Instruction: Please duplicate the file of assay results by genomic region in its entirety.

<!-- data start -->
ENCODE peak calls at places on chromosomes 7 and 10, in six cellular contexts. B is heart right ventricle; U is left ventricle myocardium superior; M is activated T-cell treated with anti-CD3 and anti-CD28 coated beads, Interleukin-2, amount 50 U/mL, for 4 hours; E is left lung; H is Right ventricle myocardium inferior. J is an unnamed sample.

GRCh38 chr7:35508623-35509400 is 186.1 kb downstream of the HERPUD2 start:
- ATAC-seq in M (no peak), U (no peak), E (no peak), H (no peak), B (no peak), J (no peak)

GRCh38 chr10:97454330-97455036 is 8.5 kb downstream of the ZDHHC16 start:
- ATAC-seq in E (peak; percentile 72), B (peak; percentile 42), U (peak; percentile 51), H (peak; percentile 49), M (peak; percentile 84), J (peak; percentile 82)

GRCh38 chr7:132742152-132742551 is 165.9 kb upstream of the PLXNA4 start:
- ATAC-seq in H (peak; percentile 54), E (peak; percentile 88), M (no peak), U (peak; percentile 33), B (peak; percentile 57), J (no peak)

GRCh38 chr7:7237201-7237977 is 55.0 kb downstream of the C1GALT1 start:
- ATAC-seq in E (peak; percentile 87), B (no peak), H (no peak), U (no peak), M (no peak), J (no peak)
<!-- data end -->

ENCODE peak calls at places on chromosomes 7 and 10, in six cellular contexts. B is heart right ventricle; U is left ventricle myocardium superior; M is activated T-cell treated with anti-CD3 and anti-CD28 coated beads, Interleukin-2, amount 50 U/mL, for 4 hours; E is left lung; H is Right ventricle myocardium inferior. J is an unnamed sample.

GRCh38 chr7:35508623-35509400 is 186.1 kb downstream of the HERPUD2 start:
- ATAC-seq in M (no peak), U (no peak), E (no peak), H (no peak), B (no peak), J (no peak)

GRCh38 chr10:97454330-97455036 is 8.5 kb downstream of the ZDHHC16 start:
- ATAC-seq in E (peak; percentile 72), B (peak; percentile 42), U (peak; percentile 51), H (peak; percentile 49), M (peak; percentile 84), J (peak; percentile 82)

GRCh38 chr7:132742152-132742551 is 165.9 kb upstream of the PLXNA4 start:
- ATAC-seq in H (peak; percentile 54), E (peak; percentile 88), M (no peak), U (peak; percentile 33), B (peak; percentile 57), J (no peak)

GRCh38 chr7:7237201-7237977 is 55.0 kb downstream of the C1GALT1 start:
- ATAC-seq in E (peak; percentile 87), B (no peak), H (no peak), U (no peak), M (no peak), J (no peak)